“The European SMS billing option allows for smaller charges more frequently, usually 4.95 per week. We notice with our foreign traffic the rebills compound quickly and the members stay quite a long time. Europeans also do not use smartphones as much as North Americans although we are seeing that grow,” Wynters says.
Although crucial, there’s more to the European mobile game than billing and payment methods. Content also plays a major role.
Barcelona-based Private Media Group’s mobile manager Karen Cuilla looks at all of the components of the company’s overall mobile strategy as playing pivotal roles in the European market, which includes a wide range of products.
‘The Private mobile strategy in Europe is to deliver our quality products to users providing the best user experience available depending upon their handset, territory and payment options available. As the European mobile market is extremely fragmented, with adult restrictions and operator payment options changing from operator to operator within the same territory, we have taken advantage of territory specific opportunities in limited territories where available,” Cuilla says.
Wynters echoes the need to satisfy users. She comments, “Each country has specific rules regarding content on mobile, for instance, Germany can only be softcore — on the tour and the members area. We try and use our content on white labels whenever possible and will utilize the provider’s content if needed.”
And would-be European mobile mavens can’t forget about the devices themselves.
Private offers its membership cross platform for both iPhones and the Android operating system with one membership that allows access to both web and mobile services with credit card billing.
The two device options, Cuilla says, have greatly monopolized its smartphone traffic — as much as 75 percent — due to the advanced media players and browser experience in both.
But Hermes sees smartphones running on Symbian OS as the biggest player in Europe right now, admitting however that Apple’s iPhone continues to grow and grab a larger portion of the market.
Hermes adds that Microsoft, Google Phones and Nokia still hold a presence as well.
Another Private strategy employs specific territory sites in local languages with operator billing covering all handsets including feature and smartphones, according to Cuilla.
In addition, the company’s Gamelink and Maleflixxx sister companies are also integrated into the overall European strategy in order to cover all of the bases. The websites are mobilized enabling users to purchase and access content from their PCs, Macs, smartphone devices and tablets.
Being region-smart also pays off for Private. The company uses its affiliate relationships to provide mobile specific galleries and sales tools on a regular basis as well as collaborating with other territory-specific mobile affiliate programs.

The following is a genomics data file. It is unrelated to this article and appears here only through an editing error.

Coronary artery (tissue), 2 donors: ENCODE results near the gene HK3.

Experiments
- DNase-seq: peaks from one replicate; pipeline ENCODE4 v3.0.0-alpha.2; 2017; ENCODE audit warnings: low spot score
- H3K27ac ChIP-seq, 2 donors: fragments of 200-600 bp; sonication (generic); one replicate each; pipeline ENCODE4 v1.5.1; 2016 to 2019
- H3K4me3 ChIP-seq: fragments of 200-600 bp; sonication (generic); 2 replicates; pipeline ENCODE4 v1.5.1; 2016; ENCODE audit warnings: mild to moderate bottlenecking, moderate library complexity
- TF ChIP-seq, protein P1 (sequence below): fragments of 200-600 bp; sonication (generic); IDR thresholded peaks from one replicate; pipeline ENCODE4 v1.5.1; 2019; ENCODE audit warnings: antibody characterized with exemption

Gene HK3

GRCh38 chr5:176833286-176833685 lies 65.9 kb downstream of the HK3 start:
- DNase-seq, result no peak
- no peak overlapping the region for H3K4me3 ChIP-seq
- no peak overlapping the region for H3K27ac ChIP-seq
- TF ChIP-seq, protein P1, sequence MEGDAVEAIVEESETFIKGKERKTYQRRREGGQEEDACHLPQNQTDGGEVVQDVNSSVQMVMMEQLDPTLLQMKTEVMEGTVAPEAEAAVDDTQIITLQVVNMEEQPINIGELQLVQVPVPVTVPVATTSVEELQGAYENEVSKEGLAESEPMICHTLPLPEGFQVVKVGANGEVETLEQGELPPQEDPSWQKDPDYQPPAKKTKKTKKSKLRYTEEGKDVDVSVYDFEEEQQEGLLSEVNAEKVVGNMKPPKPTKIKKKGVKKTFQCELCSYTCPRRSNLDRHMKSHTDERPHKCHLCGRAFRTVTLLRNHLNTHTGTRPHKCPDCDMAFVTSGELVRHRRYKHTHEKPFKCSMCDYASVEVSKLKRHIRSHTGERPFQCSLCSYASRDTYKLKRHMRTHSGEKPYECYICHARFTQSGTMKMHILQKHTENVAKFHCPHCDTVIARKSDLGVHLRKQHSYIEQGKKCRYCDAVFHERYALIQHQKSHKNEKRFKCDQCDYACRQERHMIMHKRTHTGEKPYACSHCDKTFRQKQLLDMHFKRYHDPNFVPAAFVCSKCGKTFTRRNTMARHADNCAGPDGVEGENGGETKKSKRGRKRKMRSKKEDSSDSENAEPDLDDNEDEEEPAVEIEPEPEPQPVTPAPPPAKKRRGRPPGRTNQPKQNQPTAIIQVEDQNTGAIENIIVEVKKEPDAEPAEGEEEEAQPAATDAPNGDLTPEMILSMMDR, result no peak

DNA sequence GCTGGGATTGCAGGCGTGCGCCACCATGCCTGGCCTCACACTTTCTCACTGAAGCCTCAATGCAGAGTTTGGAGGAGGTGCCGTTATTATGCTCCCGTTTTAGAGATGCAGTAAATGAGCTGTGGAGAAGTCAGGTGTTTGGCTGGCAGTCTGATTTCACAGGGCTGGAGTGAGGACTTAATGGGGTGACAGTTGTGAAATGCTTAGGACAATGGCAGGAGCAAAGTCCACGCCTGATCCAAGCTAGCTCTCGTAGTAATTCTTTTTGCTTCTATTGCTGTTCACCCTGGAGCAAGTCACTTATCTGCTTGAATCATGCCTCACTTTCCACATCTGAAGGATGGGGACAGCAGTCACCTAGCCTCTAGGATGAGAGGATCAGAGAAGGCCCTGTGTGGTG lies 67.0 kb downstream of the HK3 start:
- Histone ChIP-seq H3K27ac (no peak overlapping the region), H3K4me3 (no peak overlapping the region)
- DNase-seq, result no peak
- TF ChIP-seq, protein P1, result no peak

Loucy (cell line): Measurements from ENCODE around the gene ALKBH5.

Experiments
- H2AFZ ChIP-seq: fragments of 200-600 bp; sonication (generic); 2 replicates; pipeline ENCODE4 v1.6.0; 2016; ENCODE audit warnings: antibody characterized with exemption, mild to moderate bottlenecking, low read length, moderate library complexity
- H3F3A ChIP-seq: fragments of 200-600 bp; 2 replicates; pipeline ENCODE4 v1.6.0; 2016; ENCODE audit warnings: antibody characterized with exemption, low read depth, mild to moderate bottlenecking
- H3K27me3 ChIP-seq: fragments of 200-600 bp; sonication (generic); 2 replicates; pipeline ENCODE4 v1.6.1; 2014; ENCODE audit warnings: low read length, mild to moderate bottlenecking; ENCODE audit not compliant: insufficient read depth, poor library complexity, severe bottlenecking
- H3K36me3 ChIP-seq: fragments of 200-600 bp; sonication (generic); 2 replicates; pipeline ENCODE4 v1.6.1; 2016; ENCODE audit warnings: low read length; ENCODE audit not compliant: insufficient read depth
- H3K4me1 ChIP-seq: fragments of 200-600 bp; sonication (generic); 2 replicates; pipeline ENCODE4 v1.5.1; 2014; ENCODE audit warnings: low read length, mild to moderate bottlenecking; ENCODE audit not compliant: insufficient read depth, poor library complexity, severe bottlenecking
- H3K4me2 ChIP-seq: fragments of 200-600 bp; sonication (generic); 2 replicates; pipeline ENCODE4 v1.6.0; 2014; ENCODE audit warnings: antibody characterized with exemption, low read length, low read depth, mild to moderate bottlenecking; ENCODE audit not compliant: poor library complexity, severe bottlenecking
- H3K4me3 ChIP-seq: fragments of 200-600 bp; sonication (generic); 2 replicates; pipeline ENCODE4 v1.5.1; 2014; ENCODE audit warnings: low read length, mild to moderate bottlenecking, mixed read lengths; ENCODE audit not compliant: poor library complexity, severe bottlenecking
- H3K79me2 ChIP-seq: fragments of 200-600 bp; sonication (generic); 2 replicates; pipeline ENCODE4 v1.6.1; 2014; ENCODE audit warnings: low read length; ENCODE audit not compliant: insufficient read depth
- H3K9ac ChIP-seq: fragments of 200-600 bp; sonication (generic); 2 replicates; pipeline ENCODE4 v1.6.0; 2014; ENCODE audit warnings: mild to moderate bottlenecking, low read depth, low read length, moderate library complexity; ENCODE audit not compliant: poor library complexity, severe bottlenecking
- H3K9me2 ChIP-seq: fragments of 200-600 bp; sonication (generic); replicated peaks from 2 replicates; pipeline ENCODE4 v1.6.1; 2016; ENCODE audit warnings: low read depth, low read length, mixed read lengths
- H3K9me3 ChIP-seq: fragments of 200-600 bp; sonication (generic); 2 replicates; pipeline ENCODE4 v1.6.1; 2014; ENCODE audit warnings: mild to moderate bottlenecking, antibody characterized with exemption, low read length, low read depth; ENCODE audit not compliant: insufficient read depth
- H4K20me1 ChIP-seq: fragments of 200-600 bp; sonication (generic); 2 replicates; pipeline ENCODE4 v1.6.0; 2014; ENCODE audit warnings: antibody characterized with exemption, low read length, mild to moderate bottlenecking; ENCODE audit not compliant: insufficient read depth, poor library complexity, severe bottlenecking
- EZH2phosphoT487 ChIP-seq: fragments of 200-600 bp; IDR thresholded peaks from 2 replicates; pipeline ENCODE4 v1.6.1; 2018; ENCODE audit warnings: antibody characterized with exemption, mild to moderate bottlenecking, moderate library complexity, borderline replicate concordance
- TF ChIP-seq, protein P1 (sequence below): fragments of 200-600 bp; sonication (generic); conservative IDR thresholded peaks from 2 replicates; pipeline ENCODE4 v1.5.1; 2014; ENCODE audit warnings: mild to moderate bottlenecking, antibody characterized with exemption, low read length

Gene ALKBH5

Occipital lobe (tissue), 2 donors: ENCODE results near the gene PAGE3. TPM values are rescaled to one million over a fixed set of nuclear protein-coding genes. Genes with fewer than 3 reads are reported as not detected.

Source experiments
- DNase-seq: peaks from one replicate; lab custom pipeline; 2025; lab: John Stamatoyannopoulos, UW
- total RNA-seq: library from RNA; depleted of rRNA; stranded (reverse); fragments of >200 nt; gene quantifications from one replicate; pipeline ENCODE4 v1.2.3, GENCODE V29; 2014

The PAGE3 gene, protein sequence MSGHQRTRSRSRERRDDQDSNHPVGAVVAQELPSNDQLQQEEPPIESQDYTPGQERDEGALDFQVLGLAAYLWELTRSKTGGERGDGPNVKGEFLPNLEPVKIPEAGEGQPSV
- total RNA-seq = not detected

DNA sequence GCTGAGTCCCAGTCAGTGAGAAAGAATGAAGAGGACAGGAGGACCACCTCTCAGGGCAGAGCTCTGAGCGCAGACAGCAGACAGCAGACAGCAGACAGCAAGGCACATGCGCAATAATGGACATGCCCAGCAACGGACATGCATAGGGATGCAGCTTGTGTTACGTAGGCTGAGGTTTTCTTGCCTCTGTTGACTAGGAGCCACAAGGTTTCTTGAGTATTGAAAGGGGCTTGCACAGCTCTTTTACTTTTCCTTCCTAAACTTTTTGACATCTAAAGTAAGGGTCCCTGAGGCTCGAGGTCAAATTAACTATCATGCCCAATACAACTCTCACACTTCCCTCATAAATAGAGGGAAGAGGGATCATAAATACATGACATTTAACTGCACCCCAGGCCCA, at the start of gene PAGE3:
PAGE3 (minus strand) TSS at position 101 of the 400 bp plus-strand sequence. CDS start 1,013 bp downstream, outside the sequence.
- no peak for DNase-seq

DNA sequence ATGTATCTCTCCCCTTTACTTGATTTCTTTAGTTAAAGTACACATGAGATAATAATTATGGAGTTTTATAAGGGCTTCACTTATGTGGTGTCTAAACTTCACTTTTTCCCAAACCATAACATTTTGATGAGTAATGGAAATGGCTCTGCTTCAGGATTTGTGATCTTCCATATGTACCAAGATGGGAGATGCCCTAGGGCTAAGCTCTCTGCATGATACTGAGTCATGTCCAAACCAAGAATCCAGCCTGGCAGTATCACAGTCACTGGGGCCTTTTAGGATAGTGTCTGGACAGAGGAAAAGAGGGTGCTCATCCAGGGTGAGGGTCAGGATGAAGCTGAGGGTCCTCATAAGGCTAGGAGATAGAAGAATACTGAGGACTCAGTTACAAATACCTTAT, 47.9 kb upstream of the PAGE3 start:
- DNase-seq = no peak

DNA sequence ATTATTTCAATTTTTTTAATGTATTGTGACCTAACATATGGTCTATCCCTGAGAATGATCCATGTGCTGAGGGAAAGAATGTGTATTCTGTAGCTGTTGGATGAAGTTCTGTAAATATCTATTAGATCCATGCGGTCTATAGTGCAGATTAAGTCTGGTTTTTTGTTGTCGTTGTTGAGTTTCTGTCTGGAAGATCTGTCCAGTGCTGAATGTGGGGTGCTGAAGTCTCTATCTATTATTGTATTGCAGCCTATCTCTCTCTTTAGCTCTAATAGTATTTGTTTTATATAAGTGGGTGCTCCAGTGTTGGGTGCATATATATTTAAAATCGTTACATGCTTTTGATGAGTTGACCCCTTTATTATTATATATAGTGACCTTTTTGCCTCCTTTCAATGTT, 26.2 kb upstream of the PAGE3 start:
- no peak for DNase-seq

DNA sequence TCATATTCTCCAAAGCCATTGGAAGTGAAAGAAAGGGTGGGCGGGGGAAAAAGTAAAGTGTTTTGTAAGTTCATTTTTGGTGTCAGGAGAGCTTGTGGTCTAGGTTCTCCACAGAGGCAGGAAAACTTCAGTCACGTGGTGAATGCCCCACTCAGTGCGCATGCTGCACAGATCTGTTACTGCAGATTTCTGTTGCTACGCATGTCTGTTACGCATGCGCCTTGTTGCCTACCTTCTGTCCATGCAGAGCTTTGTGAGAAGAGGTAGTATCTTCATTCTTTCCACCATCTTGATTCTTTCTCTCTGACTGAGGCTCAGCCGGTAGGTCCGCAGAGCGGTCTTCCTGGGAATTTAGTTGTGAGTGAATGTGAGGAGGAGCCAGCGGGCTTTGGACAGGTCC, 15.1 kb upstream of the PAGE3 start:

Industry news in the last few months indicates that tablets are also becoming mobile market drivers. Although tablets are still in the honeymoon phase both in the U.S. and Europe, they are making headway.
“Tablets,” Hermes says, are still a niche product in Europe as far as mobile use is concerned and too expensive. “The consumer model has to be prepared more user friendly.”
In contrast, feature phones — a staple in Europe longer than in the U.S. — are being slowly being phased out both here and abroad.
Hermes predicts, “Smartphones will replace feature phones more and more. Of course it will take some time, but if you look at some actual statistics you can see the number of smartphones is rising dramatically. In the beginning of 2011 more than 60 percent of all mobile device users are using some kind of smartphone. This number will rise up to 70 percent by the end of the year.”
Cuilla agrees that smartphones are “definitely replacing feature phones” pointing to Private’s regular monthly increase in smartphone users to their sites. But she cautions that the European user base is still slightly behind the U.S. in smartphone usage and the need to deliver to feature phones still exits. Additionally the European market is more hesitant to purchase via credit card on handsets, Cuilla says, which has attributed to Private’s strategy of implementing operator billing options in applicable countries.
Cuilla sums it up saying; “Smartphone and tablet traffic will continue to grow at an important rate over the next couple of years. I believe alternative payment methods will continue to allow growth in the industry. Users will demand superior user experienceand more interactive and geocentric products.”